United States District Court, E.D. Louisiana
ORDER & REASONS
J. BARBIER UNITED STATES DISTRICT JUDGE.
the Court is a Motion for Relief from Judgment
(Rec. Doc. 27) filed by pro se
Petitioner Stephen Windsor (“Petitioner”) and an
opposition thereto (Rec. Doc. 30). Having considered the
motion and legal memoranda, the record, and the applicable
law, the Court finds that the motion should be
AND PROCEDURAL BACKGROUND
1997, Petitioner was convicted on state charges of attempted
armed robbery and illegal use of a firearm and was sentenced
to twenty years in prison on the firearm count and received
an enhanced sentence of 99 years' imprisonment on the
attempted armed robbery count after being adjudicated a
second offender under Louisiana's Habitual Offender Law.
(Rec. Doc. 14 at 1-2). Petitioner's convictions and
99-year sentence were affirmed by the Louisiana Fourth
Circuit Court of Appeal, and the case was remanded for
re-sentencing on the firearm count to correct a discrepancy.
(Rec. Doc. 14 at 2-3). On remand, Petitioner was again
sentenced to twenty years on the firearm count. On September
21, 2001, the Louisiana Supreme Court denied Petitioner's
writ application. (Rec. Doc. 14 at 3). Petitioner did not
apply to the United States Supreme Court for
certiorari. (Rec. Doc. 14 at 3).
2002 and 2018, Petitioner litigated at least eight
applications for post-conviction relief in state court, as
well as a second appeal and a motion to vacate his
adjudication and sentencing as a multiple offender.
See Response, Windsor v. Tanner 7-15, Civ.
Action No. 16-2709 (E.D. La. Nov. 16, 2016). On January 25,
2010, Petitioner filed a petition for writ of habeas corpus,
which this Court dismissed with prejudice as untimely on
December 2, 2010. (Rec. Docs. 1, 17). Petitioner's appeal
of this Court's decision to the Fifth Circuit was denied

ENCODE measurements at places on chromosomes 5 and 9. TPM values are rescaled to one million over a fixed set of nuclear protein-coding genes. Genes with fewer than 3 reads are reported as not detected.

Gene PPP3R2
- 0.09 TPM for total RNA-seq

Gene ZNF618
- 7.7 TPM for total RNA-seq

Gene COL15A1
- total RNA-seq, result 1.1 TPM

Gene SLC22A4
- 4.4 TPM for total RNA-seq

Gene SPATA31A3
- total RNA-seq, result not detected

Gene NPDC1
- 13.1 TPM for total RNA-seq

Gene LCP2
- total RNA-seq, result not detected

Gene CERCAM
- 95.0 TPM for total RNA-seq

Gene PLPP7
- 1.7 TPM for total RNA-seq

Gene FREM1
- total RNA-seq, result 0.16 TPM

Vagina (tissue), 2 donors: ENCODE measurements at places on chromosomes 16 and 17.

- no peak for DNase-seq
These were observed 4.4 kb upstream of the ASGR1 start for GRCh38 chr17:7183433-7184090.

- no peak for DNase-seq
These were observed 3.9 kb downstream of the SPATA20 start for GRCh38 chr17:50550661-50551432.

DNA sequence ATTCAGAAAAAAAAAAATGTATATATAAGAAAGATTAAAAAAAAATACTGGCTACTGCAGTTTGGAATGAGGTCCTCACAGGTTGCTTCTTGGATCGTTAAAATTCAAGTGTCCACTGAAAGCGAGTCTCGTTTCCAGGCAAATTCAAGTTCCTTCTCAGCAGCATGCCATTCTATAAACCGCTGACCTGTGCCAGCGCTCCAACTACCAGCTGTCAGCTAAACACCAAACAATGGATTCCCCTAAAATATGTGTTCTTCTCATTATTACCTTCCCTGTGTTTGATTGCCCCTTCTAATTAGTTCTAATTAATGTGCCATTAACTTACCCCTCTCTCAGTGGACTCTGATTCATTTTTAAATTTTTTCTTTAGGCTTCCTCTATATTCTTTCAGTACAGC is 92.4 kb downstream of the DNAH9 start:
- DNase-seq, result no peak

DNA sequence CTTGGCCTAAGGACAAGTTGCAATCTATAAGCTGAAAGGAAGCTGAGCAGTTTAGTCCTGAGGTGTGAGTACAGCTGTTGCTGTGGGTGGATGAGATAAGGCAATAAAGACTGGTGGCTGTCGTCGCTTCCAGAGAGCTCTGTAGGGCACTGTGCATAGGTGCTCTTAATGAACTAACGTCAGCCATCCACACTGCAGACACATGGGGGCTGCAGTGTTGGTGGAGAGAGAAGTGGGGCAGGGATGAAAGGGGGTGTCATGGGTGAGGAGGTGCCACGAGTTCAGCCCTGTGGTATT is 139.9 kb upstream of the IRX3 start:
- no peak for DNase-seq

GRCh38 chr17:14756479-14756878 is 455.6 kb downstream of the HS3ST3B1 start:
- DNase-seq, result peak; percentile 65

(Rec. Docs. 19, 24). On November 30, 2011, the Supreme Court
denied Petitioner's request for certiorari.
(Rec. Docs. 2, 6). The Fifth Circuit also denied applications
that Petitioner submitted in 2011 and 2015 for leave to file
a second or successive habeas petition. Order, In re:
Stephen Windsor, 11-31054 (5th Cir. Jan. 5, 2012);
Order, In Re: Stephen Windsor, 15-30177 (5th Cir.
Apr. 23, 2015). Nevertheless, Petitioner filed another habeas
petition in 2016, which the Court found successive and
dismissed for lack of jurisdiction on June 6, 2018. Report
and Recommendation, Windsor v. Tanner, Civ. Action
No. 16-2709 (E.D. La. Aug. 23, 2017); Order, Windsor v.
Tanner, Civ. Action No. 16-2709 (E.D. La. June 6, 2018).
A third application for leave to file a successive petition
is currently pending before the Fifth Circuit. Application,
In re: Stephen Windsor, 19-30281 (5th Cir. Apr. 12,
November 15, 2017, Petitioner filed the instant Rule 60(b)
motion for relief from judgment. (Rec. Doc. 27). Petitioner
seeks to vacate the judgment against him. (Rec. Doc. 27 at
20). The motion is presently before the Court on the briefs.
Rule of Civil Procedure 60(b) provides that a court,
“[o]n motion and just terms, ” may “relieve
a party or its legal representative from a final judgment,
order, or proceeding” under the following enumerated
(1) mistake, inadvertence, surprise, or excusable neglect;
(2) newly discovered evidence that, with reasonable
diligence, could not have been discovered in time to move for
a new trial under Rule 59(b); (3) fraud (whether previously
called intrinsic or extrinsic), misrepresentation, or
misconduct by an opposing party; (4) the judgment is void;
(5) the judgment has been satisfied, released, or discharged;
it is based on an earlier judgment that has been reversed or
vacated; or applying it prospectively is no longer equitable;
or (6) any other reason that justifies relief.
moving party, Petitioner has the burden to show why the Court
should vacate the Court's prior judgment. League of
United Latin Am. Citizens, Dist. 19 v. City of Boerne,
659 F.3d 421, 438 (5th Cir. 2011). However, granting relief
under Rule 60 is “an extraordinary remedy which should
be used sparingly.” Templet v. HydroChem Inc.,
367 F.3d 473, 479 (5th Cir. 2004). A motion to vacate a
judgment is “not the proper vehicle for rehashing
evidence, legal theories, or arguments that could have been